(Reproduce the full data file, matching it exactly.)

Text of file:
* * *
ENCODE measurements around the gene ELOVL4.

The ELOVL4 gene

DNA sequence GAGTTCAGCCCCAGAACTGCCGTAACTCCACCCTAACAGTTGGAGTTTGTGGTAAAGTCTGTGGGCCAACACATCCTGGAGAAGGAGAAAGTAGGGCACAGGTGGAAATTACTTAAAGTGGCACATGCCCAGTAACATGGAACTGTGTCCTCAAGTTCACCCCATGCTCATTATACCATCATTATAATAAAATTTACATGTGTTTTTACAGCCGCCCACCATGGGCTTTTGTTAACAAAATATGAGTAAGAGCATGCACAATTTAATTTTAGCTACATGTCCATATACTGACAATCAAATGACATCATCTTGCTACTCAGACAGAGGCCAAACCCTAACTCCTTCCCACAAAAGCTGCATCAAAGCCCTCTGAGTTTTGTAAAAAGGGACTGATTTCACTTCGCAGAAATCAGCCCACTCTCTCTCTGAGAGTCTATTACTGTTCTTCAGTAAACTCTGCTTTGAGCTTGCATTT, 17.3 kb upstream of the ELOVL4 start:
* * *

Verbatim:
ENCODE measurements around the gene ELOVL4.

The ELOVL4 gene

DNA sequence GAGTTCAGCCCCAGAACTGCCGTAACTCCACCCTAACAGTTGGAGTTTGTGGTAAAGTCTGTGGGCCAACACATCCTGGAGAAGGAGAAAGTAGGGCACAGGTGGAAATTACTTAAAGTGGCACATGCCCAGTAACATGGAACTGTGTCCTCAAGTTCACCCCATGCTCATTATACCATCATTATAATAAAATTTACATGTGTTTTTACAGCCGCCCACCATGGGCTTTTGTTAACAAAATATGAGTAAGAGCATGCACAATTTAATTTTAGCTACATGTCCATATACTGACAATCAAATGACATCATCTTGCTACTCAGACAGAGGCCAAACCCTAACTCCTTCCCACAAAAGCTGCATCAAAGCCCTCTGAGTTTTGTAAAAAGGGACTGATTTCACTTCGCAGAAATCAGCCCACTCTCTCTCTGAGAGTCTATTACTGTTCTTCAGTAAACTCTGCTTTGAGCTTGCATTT, 17.3 kb upstream of the ELOVL4 start: